Other Voices: Soybean tariff would inflict broad pain

FF Editor
Farm Forum

The stakes are growing in America’s escalating trade war threats with China, and America’s soybean producers fear they may be caught in the middle.

And if they are, they won’t be alone.

Earlier this month, the Chinese government responded to President Donald Trump’s threat of imposing tariffs on some goods made in China by announcing a potential round of tariffs of its own, including a 25 percent tariff on U.S. soybean imports. With China serving as the world’s largest international consumer of American soybeans, such a tariff threat carries with it potentially devastating consequences.

The essential role of soybeans as a foodstuff and as a political tool cannot be understated. According to Bloomberg News, soybeans are a protein-rich source used for feed in raising livestock, and that is particularly important in China, where the demand for meat is on the rise. Also, Chinese officials worry that a volatile food market for its massive and growing population could fuel political unrest, and that makes soybeans even more crucial. So, this potential tariff carries a substantial risk for China, too.

This tariff threat comes at a precarious moment for American crop producers. With corn prices low, soybeans have been seen as an economic cushion for many farmers. (Last year, American farmers reportedly planted more soybeans than corn for the first time ever.) A tariff could cripple America’s soybean industry; in turn, it could be a windfall for Brazil, which combines with the U.S. to feed 85 percent of China’s soybean appetite, and the European Union. This would cost the U.S. a valuable share of a lucrative market.

What’s more, such a hit on U.S. producers would have broad economic consequences for rural America. Nearly a quarter of this country’s soybean crop is sold annually to China, the Wall Street Journal reported. Such a loss in ag revenues usually means farmers spend less, which means there is less money circulating in rural communities.

“In farming communities, that pain (from a soybean tariff) will filter down to other businesses so it’s not just agriculture that will get hit,” said Dan Kowalski, vice president of CoBank. “It’s going to be everything from the local co-op to local law firms.”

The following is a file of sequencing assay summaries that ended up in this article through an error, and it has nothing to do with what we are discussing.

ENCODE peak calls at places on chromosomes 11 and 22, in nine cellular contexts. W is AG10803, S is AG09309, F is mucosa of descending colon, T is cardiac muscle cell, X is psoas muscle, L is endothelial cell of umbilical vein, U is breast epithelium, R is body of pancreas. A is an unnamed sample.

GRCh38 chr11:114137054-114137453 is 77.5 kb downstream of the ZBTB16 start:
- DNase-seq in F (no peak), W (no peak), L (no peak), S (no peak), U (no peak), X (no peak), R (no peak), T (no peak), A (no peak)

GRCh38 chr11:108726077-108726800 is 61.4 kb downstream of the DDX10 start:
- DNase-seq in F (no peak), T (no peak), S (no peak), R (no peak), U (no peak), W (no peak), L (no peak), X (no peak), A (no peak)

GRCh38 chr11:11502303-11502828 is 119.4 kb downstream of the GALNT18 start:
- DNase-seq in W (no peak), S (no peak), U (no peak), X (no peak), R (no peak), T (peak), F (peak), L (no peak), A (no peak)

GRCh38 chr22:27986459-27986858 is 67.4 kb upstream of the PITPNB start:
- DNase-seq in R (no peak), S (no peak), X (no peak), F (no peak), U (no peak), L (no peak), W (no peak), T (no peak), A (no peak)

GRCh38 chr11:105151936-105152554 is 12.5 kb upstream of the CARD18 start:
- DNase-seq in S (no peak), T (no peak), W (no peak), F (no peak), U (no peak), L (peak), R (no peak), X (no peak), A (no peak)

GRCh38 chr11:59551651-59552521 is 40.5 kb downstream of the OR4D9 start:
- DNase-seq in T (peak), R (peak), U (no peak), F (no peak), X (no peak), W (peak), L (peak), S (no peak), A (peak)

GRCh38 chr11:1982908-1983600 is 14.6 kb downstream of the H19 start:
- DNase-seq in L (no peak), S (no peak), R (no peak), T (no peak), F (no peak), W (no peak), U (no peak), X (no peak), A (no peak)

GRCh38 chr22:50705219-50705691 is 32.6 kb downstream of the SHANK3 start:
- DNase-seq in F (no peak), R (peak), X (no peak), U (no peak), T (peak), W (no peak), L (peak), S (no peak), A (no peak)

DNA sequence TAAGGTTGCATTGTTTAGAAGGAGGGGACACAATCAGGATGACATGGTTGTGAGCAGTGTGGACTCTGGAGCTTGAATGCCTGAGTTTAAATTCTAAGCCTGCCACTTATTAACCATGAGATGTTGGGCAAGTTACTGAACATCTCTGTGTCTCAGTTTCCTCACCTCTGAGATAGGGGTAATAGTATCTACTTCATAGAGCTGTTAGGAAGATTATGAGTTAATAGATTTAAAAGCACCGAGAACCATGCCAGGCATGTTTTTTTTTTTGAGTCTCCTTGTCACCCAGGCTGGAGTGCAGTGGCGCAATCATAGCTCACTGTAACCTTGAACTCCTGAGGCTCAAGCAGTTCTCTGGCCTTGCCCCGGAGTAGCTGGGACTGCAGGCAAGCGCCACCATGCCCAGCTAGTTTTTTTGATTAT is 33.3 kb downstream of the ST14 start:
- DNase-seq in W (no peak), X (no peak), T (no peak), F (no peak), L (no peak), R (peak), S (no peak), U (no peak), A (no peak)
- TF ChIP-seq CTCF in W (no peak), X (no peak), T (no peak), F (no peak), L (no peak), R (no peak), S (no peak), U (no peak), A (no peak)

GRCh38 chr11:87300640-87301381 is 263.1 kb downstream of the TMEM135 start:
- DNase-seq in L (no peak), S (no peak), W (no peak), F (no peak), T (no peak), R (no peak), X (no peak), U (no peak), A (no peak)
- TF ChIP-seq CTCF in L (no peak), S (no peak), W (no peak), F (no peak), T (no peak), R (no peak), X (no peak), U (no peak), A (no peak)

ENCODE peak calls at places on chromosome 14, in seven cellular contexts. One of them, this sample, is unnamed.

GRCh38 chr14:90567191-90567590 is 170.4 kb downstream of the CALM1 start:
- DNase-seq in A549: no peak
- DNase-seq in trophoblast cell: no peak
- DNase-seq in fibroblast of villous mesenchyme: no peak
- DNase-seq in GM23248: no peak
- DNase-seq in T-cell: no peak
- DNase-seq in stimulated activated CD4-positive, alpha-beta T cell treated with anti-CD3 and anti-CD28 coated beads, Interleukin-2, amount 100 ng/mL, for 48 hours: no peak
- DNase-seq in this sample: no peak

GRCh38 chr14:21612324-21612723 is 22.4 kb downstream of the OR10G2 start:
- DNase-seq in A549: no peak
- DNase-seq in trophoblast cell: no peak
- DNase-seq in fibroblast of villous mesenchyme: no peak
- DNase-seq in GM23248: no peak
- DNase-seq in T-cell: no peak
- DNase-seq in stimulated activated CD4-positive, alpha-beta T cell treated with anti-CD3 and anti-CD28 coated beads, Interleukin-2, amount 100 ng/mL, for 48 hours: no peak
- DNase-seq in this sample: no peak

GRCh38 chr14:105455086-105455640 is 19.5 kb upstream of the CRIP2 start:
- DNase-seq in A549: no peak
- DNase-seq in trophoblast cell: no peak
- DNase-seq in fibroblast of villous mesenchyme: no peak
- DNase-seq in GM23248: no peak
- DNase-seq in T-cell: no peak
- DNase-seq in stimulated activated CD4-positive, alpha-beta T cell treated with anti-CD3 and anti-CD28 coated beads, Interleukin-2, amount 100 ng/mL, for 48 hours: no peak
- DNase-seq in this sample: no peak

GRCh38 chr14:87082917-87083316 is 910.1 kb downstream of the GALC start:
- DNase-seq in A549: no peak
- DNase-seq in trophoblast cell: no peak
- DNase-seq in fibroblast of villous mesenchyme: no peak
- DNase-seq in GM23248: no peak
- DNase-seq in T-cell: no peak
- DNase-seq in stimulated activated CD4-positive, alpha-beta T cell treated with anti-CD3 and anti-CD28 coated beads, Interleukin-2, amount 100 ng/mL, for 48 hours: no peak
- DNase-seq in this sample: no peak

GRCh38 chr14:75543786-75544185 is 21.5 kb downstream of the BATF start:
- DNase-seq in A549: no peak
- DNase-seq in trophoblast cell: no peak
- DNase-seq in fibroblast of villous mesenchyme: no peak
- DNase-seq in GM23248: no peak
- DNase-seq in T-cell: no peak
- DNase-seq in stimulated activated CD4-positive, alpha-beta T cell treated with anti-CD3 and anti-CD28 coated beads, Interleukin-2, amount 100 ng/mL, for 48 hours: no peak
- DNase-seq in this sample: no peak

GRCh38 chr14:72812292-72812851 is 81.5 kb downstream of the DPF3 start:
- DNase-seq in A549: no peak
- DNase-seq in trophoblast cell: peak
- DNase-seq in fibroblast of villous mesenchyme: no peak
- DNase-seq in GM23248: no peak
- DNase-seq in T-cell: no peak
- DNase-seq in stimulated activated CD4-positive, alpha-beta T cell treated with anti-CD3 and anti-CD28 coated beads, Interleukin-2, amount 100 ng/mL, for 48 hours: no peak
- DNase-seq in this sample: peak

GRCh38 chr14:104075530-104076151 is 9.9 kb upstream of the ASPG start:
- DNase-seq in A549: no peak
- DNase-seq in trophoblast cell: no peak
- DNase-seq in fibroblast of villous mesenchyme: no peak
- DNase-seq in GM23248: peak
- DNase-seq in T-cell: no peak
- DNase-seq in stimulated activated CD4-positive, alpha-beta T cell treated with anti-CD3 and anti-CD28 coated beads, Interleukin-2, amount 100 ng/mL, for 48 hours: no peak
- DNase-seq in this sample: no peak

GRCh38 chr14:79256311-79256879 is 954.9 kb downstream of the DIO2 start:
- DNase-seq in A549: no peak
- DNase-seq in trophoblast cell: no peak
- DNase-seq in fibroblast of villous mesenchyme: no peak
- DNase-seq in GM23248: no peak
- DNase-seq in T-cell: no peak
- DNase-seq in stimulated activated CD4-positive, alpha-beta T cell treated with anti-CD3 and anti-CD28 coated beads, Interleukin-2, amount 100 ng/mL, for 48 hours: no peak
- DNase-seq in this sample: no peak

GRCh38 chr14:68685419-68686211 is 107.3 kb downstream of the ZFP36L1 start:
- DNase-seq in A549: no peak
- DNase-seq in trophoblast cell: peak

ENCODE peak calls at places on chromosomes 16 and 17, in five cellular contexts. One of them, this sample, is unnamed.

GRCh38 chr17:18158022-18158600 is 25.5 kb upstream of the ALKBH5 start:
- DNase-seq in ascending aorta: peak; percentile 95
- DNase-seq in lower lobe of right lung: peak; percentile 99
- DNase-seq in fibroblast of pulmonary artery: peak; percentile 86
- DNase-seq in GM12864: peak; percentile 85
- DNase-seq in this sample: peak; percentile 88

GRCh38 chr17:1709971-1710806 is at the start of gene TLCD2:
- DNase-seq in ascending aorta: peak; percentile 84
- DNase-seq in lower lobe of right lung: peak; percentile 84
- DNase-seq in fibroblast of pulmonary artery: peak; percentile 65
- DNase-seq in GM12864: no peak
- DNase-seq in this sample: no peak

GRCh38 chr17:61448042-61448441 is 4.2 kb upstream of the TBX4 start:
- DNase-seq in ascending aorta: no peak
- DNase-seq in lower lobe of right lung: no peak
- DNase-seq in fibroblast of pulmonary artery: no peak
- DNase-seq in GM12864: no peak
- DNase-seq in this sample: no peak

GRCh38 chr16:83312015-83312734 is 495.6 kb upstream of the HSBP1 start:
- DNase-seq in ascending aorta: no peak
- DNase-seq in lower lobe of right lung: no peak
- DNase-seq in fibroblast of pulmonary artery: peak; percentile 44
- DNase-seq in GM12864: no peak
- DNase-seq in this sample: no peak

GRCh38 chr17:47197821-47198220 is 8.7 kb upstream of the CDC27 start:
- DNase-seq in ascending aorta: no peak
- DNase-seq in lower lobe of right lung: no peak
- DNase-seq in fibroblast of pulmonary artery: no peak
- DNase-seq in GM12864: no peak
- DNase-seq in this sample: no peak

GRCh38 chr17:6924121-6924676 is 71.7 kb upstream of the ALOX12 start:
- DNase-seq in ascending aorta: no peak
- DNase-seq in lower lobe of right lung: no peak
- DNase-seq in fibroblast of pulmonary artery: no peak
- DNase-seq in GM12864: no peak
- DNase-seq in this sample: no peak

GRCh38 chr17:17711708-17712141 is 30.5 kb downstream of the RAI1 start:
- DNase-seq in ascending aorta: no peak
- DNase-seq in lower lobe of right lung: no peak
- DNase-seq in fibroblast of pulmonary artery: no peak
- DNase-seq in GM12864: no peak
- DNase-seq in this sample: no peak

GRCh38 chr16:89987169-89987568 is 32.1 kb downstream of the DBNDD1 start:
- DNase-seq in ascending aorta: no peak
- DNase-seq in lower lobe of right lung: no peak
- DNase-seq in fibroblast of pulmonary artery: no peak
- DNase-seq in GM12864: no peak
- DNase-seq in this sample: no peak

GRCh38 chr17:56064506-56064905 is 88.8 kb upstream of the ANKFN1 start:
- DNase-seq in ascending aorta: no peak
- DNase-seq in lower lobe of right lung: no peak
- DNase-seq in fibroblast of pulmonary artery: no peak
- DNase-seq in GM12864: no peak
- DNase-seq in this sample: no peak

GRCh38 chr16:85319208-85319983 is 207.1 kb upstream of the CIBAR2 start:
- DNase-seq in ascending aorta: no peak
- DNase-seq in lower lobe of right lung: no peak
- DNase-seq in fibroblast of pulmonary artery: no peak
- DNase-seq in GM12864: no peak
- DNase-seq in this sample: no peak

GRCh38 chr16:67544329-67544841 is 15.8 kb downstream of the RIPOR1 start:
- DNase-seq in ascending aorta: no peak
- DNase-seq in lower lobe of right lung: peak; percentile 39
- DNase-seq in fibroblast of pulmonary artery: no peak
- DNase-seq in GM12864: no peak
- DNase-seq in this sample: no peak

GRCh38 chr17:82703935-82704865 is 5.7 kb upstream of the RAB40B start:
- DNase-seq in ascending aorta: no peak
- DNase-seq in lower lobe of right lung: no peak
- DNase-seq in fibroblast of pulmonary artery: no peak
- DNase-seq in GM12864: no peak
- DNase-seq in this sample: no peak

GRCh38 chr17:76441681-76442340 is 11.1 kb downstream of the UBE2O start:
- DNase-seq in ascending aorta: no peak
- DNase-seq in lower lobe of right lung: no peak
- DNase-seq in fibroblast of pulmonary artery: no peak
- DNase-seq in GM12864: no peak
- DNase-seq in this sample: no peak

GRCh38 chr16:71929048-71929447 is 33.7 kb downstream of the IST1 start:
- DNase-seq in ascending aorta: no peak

President Trump appears to acknowledge this, but even this could create problems. Trump responded to China’s soybean tariff threat by ordering the U.S. Agriculture Secretary Sonny Perdue “to use his broad authority to implement a plan to protect our farmers and agricultural interests.” That would strongly suggest more subsidization for soybean producers, which would almost certainly unleash criticism from other nations that already complain about the way the U.S. currently subsidizes its farmers, thus giving them what other nation’s claim is an unfair advantage in the global market.

Economist Intelligence Unit analyst Simon Baptist told CNBC, “It is basically impossible for the U.S. to be confident that any actions it takes will protect its agricultural sector from Chinese tariffs, given the ways that other countries will respond to it.”

The potential fallout from a Chinese tariff on soybeans could well have painful consequences for rural America. Perhaps all this is simply the Trump administration’s high-stakes attempt to draw China to the negotiating table to address trade issues that America (and other countries) have long had with Beijing. Or maybe there’s more behind it.

Either way, U.S. farmers — and rural America — are caught in the middle. And it’s generating storm clouds of uncertainty as planting season nears.

— Yankton Daily Press & Dakotan